WASHINGTON – A sudden about-face on torture by Republican Donald Trump on Friday suggested a post-primary pivot aimed at wooing general election voters but also threatened to feed growing anxiety among conservatives that he’s too willing to negotiate away earlier positions.
Trump as recently as Thursday night doubled down on his threat to target terrorists’ families and engage in enhanced waterboarding, insisting that if he were commander-in-chief the military would carry out his orders.
“They’re not going to refuse me. Believe me,” he said at a GOP debate in Detroit. “We should go for waterboarding and we should go tougher than waterboarding.”
Even targeting terrorists’ families, moderator Bret Baier asked?
“If I say do it, they’re going to do it. That’s what leadership is all about.”
But Trump issued a statement late Friday reversing course.
“I will use every legal power that I have to stop these terrorist enemies,” he said in a statement. “I do, however, understand that the United States is bound by laws and treaties and I will not order our military or other officials to violate those laws and will seek their advice on such matters.”
To be clear, he said, “I will not order a military officer to disobey the law. It is clear that as president I will be bound by laws just like all Americans and I will meet those responsibilities.”
Trump had been under withering criticism for his pro-torture, pro-assassination-of-families doctrine. Military officials and foreign policy experts have been sharply criticizing Trump, and raising the possibility of the U.S. military refusing to follow some of a President Trump’s orders.
Former CIA Director Michael Hayden said last month that that military service men and women are “required not to follow an unlawful order” and that some of Trump’s rhetoric would be “in violation of all the international laws of armed conflict.”
Also, 70 Republican foreign policy experts earlier this week penned an open letter to Trump, warning that he “would use the authority of his office to act in ways that make America less safe.” They singled out his embrace of increased torture, calling it “inexcusable.”
Changing position on torture was not his only switch this week.
It came after Trump also softened his opposition to visas for more highly skilled workers, visas he once complained would “decimate American workers.” Trump said Thursday he was changing his visa position “because we have to have talented people in this country.”
All of it comes as Trump this week started openly altering his message to appeal to a general election audience beyond the GOP base as he emerged from Super Tuesday voting with victories in 10 of 15 states and a growing lead in the delegates needed to win the Republican nomination. In his Super Tuesday victory remarks, he called himself a “unifier,” and offered kind words for rival Sen. Ted Cruz, R-Texas.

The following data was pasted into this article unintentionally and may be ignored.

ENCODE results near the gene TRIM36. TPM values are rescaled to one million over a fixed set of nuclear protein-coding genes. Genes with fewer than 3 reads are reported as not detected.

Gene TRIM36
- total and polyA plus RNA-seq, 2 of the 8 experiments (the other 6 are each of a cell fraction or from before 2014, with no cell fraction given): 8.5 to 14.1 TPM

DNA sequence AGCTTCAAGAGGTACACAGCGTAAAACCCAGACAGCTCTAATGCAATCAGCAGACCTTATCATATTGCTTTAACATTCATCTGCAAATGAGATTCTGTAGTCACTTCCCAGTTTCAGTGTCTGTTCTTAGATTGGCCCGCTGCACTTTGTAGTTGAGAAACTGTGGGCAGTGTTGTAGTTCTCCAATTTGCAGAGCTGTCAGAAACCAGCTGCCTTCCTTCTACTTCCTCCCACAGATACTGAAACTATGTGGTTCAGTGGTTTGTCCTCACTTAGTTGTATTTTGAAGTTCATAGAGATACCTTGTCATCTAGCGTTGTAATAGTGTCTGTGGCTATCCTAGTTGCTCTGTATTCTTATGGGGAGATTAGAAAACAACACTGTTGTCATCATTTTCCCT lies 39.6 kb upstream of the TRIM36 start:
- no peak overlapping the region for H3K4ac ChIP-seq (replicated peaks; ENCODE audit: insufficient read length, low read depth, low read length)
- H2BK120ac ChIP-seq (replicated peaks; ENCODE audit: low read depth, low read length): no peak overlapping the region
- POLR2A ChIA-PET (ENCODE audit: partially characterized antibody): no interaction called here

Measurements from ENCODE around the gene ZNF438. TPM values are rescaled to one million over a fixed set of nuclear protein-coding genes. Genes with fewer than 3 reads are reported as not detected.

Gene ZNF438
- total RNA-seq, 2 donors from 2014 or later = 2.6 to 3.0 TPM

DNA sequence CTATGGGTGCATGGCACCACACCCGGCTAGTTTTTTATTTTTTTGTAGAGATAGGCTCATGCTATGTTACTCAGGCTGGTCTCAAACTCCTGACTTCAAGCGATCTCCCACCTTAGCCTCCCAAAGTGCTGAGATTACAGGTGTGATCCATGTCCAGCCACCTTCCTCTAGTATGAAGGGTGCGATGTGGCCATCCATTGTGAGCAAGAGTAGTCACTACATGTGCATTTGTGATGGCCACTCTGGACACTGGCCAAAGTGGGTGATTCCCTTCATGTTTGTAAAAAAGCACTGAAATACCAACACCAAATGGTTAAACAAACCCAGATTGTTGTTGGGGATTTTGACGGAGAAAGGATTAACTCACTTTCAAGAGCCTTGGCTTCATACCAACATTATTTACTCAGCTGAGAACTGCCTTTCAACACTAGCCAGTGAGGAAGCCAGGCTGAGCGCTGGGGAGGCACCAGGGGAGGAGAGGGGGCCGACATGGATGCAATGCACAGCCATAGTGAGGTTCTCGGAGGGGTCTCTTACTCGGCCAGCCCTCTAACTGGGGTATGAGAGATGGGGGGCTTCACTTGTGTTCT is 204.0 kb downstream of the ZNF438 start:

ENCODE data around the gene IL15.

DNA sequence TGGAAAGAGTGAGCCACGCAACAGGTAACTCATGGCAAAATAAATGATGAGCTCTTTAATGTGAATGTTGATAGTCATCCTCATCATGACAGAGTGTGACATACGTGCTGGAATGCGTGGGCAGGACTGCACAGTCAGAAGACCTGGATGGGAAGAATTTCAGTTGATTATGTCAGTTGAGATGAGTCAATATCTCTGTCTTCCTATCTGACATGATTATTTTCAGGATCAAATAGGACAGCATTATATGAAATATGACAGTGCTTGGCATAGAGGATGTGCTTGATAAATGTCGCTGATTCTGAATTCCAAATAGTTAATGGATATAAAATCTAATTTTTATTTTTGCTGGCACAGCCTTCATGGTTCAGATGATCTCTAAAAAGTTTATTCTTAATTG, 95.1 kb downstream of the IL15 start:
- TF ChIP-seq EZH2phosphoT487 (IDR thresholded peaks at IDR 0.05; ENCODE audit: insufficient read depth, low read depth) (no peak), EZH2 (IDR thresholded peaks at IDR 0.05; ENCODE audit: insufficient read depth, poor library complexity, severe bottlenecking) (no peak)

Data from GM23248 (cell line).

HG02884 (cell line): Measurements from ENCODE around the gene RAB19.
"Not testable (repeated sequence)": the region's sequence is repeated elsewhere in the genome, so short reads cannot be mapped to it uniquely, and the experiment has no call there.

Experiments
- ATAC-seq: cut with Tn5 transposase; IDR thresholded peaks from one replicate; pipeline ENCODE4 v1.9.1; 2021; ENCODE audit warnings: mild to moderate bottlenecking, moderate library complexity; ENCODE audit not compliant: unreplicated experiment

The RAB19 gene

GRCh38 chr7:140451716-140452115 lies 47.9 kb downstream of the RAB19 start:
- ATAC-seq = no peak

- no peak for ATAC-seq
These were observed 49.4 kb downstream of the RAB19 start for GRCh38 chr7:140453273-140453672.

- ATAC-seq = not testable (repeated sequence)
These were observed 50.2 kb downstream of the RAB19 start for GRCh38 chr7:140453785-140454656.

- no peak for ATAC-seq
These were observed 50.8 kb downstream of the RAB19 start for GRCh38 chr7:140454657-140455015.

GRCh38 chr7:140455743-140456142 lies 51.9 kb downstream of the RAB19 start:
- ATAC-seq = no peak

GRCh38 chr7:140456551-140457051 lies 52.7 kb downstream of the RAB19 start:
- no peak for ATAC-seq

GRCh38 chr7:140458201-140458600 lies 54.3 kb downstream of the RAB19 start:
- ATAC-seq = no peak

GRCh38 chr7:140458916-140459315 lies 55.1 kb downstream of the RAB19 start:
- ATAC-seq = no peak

Many conservatives fear, however, that it’s all part of a move toward a general election campaign and potential presidency in which he’d abandon tough stands he took to win the primaries. Trump’s resume troubles many conservatives who see the GOP as already too willing to cut deals with Democrats and betray conservative principles.
“I think the concern is he’s not as true a representative of things he’s saying. The question is, is it campaign posturing?” asked George Urban, 39, a Charlottesville, Va., business owner attending a conservative political conference in suburban Maryland this week.
Trump badly needs to “show us a platform that addresses the principles of the Republican Party,” such as support for lower, more fair taxes and gun rights under the Second Amendment, said Scott Jennings, a Louisville-based Republican consultant.
Instead, what conservatives see is someone without a clear path they can follow.
At one point in Thursday’s debate, for example, Trump was shown discussing Afghanistan. He said the United States made a “terrible mistake getting involved there in the first place.” He also said, “I’ve never said we made a mistake.”
Trump was shown supporting America welcoming refugees from Syria, then saying otherwise.
He insisted he has a “very strong core,” but added, “I’ve never seen a successful person who wasn’t flexible, who didn’t have a certain degree of flexibility.”
In order for Trump to defeat Hillary Clinton, he has to inch away from being too identified with hardcore conservative ideology.
So far, he’s been able to attract voters from different ends of the Republican political spectrum. In Virginia Tuesday, exit polls showed that while he won among conservatives, he finished second to Sen. Marco Rubio, R-Fla., among moderates.